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Since the fall of 2021, the Biden DOL has had on its regulatory agenda changes to the While Collar Exemption regulations

Will the DOL Require Employers to Raise Salaries to Maintain Overtime Exemption Classifications?

The only safe bet at this time is that the DOL is likely to open the White Collar Exemption regulations to a new rulemaking proceeding.

There has been a great deal of speculation recently about whether the U.S. Department of Labor will increase the minimum salaries required for employees to qualify for the White Collar Exemptions from the minimum wage and overtime provisions of the Fair Labor Standards Act (“FLSA”). This could have important implications for how restaurants determine which positions should be salaried and how certain roles are defined within their job descriptions

Background on White Collar Exemption and Recent Updates

The “White Collar Exemption” regulations contain the criteria for determining which employees may qualify for the Executive, Administrative, Professional, Computer, and Outside Sales exemptions. With a few exceptions, the criteria include job duties requirements and compensation requirements, both of which must be satisfied in order to properly classify an employee as exempt.

As many readers may recall, the last time the regulations governing the White Collar Exemptions were comprehensively overhauled was in 2004 under the George W. Bush Administration. 

Since 2004, the DOL has attempted to change these regulations only twice, and both times the focus was on the compensation requirements. In 2016, in the late stages of the Obama Administration, the DOL completed a multi-year rulemaking proceeding before issuing a Final Rule that would have more than doubled the then-current minimum salary of $455 per week to $913 per week, or from $23,660 per year to $47,476 per year. The Obama Rule also would have raised the so-called “highly compensated employee” exemption threshold from $100,000 per year to $134,004 per year. The minimum compensation levels would have been indexed, meaning that the levels would be automatically increased every three years without further notice-and-comment rulemaking proceedings. 

Thanks to a legal challenge pursued by a coalition of national business groups and employer organizations, the Obama Rule was shot down just before it was scheduled to become effective on December 1, 2016. The next month, Donald Trump became president, and the leadership of the DOL changed hands. The Trump DOL eventually ended the litigation, and promised to revisit the subject in a later rulemaking proceeding.

The DOL then did exactly what it said it would do, and opened a new rulemaking proceeding that eventually led to publication of a new Final Rule that became effective January 1, 2020. This time the DOL implemented more modest increases to the minimum compensation levels, increasing the minimum weekly salary of $455 per week to $684 per week, and the threshold compensation for highly compensated employees from $100,000 per year to $107,432 per year. The Trump Rule did not include an indexing provision.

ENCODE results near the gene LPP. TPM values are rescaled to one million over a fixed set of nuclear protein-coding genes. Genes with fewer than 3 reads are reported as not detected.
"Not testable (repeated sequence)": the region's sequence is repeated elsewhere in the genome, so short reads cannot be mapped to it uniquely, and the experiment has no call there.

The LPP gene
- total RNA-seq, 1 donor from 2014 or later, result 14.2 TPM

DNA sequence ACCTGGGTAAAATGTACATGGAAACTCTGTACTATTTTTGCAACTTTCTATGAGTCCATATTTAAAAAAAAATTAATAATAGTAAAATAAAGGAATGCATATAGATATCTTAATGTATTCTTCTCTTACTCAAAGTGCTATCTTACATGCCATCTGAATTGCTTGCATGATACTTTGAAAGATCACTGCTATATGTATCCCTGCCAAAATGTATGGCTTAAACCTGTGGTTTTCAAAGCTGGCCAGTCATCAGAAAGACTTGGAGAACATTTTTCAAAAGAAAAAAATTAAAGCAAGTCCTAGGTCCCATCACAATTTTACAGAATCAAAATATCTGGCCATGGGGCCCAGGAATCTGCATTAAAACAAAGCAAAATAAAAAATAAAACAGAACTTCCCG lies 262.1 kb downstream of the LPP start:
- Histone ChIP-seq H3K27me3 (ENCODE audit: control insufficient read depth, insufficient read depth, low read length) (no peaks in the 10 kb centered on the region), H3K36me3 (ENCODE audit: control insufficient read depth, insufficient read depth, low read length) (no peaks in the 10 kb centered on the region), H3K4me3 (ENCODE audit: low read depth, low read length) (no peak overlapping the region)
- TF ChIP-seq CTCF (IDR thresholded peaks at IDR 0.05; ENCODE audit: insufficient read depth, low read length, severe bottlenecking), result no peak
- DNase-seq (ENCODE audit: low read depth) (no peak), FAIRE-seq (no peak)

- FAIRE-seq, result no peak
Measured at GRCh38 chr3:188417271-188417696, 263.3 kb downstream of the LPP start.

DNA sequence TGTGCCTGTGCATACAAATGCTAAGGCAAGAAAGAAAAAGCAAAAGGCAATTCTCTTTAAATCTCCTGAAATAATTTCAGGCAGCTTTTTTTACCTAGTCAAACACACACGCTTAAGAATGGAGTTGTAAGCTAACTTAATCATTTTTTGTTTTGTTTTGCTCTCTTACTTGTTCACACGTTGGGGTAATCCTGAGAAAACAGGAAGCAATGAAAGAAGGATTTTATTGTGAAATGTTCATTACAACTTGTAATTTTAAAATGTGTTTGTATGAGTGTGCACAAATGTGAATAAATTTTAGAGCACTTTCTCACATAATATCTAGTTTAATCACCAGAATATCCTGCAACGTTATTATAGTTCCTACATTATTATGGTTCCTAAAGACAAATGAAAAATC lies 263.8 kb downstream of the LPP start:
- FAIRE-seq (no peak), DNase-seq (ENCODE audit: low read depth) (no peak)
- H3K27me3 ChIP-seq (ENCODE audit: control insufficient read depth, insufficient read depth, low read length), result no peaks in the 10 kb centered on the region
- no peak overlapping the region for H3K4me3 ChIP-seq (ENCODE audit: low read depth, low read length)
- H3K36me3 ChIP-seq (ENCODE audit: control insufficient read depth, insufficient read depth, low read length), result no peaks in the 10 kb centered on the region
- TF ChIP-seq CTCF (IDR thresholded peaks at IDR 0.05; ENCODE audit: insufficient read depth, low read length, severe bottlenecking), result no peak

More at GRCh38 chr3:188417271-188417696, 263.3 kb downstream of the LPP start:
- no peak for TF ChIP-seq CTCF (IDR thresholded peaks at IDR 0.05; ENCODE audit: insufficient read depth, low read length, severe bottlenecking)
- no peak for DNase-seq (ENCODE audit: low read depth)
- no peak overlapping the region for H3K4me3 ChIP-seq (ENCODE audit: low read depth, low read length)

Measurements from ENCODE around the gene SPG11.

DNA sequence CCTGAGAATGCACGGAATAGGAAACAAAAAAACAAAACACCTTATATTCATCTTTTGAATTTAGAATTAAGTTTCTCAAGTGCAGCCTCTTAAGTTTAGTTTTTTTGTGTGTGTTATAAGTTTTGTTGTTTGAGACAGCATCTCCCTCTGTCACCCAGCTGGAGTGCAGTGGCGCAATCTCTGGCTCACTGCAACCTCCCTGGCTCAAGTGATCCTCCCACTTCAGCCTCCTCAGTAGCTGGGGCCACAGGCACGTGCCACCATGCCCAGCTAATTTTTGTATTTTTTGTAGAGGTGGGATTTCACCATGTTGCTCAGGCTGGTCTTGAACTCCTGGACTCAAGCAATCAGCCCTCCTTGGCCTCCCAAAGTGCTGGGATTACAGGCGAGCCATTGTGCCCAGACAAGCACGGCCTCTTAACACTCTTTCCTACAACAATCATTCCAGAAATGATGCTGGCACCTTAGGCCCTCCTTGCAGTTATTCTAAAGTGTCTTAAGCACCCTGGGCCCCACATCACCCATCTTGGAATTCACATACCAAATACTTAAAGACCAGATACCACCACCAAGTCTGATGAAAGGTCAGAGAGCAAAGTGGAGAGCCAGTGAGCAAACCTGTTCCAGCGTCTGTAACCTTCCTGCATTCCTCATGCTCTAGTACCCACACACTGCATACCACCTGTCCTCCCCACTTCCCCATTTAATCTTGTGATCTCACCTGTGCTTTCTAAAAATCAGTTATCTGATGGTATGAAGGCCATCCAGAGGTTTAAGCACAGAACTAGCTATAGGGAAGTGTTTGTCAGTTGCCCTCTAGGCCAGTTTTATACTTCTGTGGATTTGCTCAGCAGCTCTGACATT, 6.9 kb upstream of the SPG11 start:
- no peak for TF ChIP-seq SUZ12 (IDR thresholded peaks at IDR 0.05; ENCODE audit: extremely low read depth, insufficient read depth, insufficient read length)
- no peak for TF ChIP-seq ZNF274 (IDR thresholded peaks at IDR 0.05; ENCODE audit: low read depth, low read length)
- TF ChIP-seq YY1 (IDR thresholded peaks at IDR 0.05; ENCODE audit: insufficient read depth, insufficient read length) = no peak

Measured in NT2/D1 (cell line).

Proposed Updates to Exemption Rules On The Way

Fast forward to the present, and we now have a Secretary of Labor who has declared that the current compensation and salary minimums are too low and need to be increased. President Biden has expressed the same views. 

Since the fall of 2021, the Biden DOL has had on its regulatory agenda changes to the While Collar Exemption regulations. This would require the DOL to publish a notice of proposed rulemaking, and so far none has been published. However, the widespread expectation is that the DOL will propose changing the criteria used in determining who qualifies for the White Collar Exemptions. The DOL could take a comprehensive approach, by proposing changes to the job duties criteria as well as the compensation criteria. On the other hand, the DOL could take a more limited approach, proposing changes only to the compensation requirements and minimum salary levels, and possibly adding back an indexing provision similar to that of the Obama regulations that never took effect.

On March 30, the U.S. Senate rejected President Biden’s nomination of David Weil as Administrator of the DOL’s Wage and Hour Division. The President will now have to nominate a new Administrator, which is undoubtedly a setback for his administration. However, it remains to be seen whether it will slow the DOL’s pursuit of changes to the White Collar Exemption regulations.


The only safe bet at this time is that the DOL is likely to open the White Collar Exemption regulations to a new rulemaking proceeding. It is much harder to predict exactly what the DOL will propose or when the proposal will be published. To be sure, the rulemaking proceeding will include a public comment period, so parties on both sides of the issues will have an opportunity to evaluate what the DOL proposes and to submit comments.

Stay tuned, because there will almost surely be more to come on this issue in 2022.

Jim Coleman is a partner and co-chair of the wage and hour practice group at Constangy, Brooks, Smith & Prophete. He practices in the firm’s Metro Washington D.C. office, where he counsels employers on wage and hour matters, as well as defends them in wage and hour litigation and administrative proceedings. He can be reached at jcoleman@constangy.com.